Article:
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Challenges of gaming disorder: suggestions from a public health perspective
  1. Min Zhao1 and
  2. Wei Hao2
  1. 1Shanghai Mental Health Center, Shanghai Jiao Tong University School of Medicine, Shanghai, China
  2. 2Mental Health Institute, Second Xiangya Hospital, Central South University, Changsha, China
  1. Correspondence to Dr Min Zhao, Shanghai Mental Health Center, Shanghai 200030, China; drminzhao{at}smhc.org.cn

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Based on the results from numerous studies and discussions by expert groups organised by the WHO, gaming disorder is recognised as a mental disorder and is listed in the chapter of mental, behavioural and neurodevelopmental disorders in the recently released International Classification of Diseases, 11th Version (ICD-11).1 Gaming disorder, gambling disorder and substance use disorder belong to the same category of mental disorder. This change will help improve the public’s awareness and understanding of gaming disorder. Meanwhile, it will encourage related research and develop scientific and effective interventions for the purpose of negative consequences reduction.

Core clinical features of gaming disorder

The proposed diagnostic guidelines for gaming disorder in ICD-11 are listed as follows: (1) a pattern of persistent or recurrent gaming behaviour (‘digital gaming’ or ‘video-gaming’), which may be predominantly online (ie, over the internet or similar electronic networks) or offline, manifested by all of the following: impaired control over gaming behaviour (ie, onset, frequency, intensity, duration, termination, context); increasing priority given to gaming to the extent that gaming takes precedence over other life interests and daily activities; and continuation or escalation of gaming despite the occurrence of negative consequences (eg, repeated relationship disruption, occupational or academic consequences, negative impact on health); (2) the pattern of gaming behaviour may be continuous or episodic and recurrent, but is manifested over an extended period of time (eg, 12 months); (3) the pattern of gaming behaviour results in marked distress or significant impairment in personal, family, social, educational, occupational or other important areas of functioning.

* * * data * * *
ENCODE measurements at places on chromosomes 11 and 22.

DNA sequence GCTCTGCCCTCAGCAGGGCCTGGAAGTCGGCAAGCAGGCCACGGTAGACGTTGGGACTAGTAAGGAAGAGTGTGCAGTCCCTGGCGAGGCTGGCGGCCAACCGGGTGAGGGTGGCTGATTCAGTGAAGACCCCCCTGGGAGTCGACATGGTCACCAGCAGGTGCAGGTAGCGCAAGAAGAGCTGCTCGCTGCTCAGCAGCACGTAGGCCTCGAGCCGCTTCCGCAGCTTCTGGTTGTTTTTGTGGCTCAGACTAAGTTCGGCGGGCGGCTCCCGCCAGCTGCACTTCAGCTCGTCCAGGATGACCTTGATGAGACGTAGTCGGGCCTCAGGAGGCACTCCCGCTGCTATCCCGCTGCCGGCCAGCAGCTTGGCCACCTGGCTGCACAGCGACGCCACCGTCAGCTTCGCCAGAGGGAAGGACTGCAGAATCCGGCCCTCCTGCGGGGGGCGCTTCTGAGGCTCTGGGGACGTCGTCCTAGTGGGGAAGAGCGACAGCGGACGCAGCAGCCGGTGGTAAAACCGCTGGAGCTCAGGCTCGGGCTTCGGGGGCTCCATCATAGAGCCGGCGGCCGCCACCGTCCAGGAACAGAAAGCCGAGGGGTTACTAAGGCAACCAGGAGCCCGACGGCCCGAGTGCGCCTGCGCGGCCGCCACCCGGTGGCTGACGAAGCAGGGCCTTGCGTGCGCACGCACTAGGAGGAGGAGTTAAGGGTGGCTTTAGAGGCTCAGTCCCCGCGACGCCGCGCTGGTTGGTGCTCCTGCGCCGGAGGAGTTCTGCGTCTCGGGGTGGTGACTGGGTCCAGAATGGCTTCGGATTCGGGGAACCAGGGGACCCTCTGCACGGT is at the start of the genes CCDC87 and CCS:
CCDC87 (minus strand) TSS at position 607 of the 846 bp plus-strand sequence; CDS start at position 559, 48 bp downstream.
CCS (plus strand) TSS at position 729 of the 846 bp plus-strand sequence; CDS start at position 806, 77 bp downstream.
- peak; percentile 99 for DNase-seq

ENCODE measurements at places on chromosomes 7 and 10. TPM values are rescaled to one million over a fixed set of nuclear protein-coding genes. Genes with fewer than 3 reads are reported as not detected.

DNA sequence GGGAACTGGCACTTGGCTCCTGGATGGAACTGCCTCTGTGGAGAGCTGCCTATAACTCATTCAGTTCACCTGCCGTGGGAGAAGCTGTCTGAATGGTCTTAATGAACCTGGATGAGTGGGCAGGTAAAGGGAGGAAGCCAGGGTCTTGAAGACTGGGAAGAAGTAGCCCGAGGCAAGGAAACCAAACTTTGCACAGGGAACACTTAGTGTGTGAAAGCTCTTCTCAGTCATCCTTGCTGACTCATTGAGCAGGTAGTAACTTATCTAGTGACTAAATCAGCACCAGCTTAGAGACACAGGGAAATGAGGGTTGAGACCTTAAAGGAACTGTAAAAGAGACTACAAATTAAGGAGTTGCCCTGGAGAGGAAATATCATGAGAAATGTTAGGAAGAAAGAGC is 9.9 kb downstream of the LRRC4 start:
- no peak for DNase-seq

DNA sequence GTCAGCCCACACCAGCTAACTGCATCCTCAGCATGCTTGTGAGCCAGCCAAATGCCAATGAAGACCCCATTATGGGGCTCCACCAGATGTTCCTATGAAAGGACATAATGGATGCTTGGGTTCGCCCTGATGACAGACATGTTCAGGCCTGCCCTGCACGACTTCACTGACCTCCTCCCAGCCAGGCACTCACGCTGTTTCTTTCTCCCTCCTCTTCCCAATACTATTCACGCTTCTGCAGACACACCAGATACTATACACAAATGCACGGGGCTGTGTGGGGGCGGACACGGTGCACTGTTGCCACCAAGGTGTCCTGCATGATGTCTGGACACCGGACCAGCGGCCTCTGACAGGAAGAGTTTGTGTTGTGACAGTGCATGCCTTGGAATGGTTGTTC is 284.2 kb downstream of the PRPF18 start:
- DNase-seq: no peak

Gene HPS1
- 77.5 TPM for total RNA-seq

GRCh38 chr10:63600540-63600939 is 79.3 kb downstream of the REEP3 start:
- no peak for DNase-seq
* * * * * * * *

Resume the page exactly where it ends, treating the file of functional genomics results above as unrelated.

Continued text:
Related factors and negative consequences of gaming disorder

Studies have found that gaming disorder presents similar clinical characteristics and brain neuroimaging changes as substance dependence.2 Gaming disorder has a series of physiological, psychological and family social problems.3 4 The impact on physical health is mainly related to the unhealthy lifestyle of game players. They indulge in gaming most of the day, have an irregular lifestyle, lack exercise and their physical health declines. Many people with gaming disorder are addicted to games due to various psychological or family problems, and gaming disorder aggravates their psychological problems. In severe cases, they may also suffer from depression, anxiety and even psychotic disorders, which seriously affect their normal learning, family and social functions. Many teenagers give up their schooling due to gaming disorder.5 6 Gaming disorder is also comorbid with many mental disorders, and affects its occurrence and development mutually.